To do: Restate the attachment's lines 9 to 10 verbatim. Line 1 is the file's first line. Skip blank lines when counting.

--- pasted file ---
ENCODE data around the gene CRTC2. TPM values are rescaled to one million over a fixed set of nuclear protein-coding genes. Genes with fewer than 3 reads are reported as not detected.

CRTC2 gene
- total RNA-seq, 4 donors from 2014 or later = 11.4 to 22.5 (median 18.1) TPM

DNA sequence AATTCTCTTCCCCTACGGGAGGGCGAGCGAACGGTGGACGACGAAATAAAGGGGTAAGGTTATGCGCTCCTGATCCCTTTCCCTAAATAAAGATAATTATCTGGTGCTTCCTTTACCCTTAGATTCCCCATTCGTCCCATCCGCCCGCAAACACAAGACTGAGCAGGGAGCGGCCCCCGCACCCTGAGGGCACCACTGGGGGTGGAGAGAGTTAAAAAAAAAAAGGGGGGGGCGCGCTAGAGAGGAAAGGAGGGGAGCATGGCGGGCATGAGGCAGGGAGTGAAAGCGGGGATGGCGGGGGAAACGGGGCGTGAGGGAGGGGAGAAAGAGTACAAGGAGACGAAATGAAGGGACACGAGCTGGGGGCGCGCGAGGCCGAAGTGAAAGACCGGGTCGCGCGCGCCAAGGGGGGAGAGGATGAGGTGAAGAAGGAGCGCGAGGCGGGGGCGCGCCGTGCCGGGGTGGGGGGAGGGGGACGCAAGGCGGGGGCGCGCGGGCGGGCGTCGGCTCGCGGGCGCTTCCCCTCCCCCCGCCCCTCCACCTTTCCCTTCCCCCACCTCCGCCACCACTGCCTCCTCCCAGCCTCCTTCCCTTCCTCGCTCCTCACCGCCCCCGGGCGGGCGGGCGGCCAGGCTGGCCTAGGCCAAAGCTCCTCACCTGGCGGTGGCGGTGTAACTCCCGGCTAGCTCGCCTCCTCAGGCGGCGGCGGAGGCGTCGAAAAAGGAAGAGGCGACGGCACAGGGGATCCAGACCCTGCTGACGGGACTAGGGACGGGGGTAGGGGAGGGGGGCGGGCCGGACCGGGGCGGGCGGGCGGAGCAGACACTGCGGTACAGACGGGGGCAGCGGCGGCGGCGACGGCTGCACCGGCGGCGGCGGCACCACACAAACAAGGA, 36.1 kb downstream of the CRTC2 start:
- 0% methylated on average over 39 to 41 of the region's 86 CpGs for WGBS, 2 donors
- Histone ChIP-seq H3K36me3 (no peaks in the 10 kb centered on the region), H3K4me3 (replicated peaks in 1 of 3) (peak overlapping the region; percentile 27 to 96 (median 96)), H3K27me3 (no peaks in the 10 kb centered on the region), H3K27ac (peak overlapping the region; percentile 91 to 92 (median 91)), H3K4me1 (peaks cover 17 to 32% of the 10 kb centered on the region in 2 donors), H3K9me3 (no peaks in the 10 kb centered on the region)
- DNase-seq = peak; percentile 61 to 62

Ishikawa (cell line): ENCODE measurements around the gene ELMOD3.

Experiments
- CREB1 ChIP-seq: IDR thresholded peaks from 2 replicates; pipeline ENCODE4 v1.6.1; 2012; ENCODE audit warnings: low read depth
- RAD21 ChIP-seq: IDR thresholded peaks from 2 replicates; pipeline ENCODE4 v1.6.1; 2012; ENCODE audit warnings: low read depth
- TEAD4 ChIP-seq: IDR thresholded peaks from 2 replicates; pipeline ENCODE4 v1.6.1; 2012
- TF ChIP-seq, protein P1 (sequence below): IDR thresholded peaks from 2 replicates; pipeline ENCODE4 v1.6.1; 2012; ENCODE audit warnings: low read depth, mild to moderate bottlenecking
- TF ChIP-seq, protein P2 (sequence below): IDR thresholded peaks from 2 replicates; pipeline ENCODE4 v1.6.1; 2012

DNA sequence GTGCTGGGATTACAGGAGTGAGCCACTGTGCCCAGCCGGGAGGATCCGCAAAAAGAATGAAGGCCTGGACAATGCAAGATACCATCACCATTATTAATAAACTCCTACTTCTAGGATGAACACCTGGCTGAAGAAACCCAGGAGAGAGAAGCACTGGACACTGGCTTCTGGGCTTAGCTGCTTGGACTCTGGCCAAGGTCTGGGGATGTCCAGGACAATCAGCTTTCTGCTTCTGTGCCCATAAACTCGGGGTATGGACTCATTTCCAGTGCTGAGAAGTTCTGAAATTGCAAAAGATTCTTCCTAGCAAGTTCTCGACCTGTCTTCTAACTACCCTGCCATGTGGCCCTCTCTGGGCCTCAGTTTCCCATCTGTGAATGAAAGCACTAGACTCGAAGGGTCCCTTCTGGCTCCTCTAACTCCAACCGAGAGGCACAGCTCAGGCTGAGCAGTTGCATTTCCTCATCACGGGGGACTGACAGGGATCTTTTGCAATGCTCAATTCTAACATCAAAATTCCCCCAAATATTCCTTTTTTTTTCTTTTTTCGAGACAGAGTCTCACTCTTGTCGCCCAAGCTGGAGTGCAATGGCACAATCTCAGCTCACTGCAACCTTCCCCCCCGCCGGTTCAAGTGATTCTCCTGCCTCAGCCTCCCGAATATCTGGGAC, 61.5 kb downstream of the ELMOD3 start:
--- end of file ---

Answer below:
Experiments
- CREB1 ChIP-seq: IDR thresholded peaks from 2 replicates; pipeline ENCODE4 v1.6.1; 2012; ENCODE audit warnings: low read depth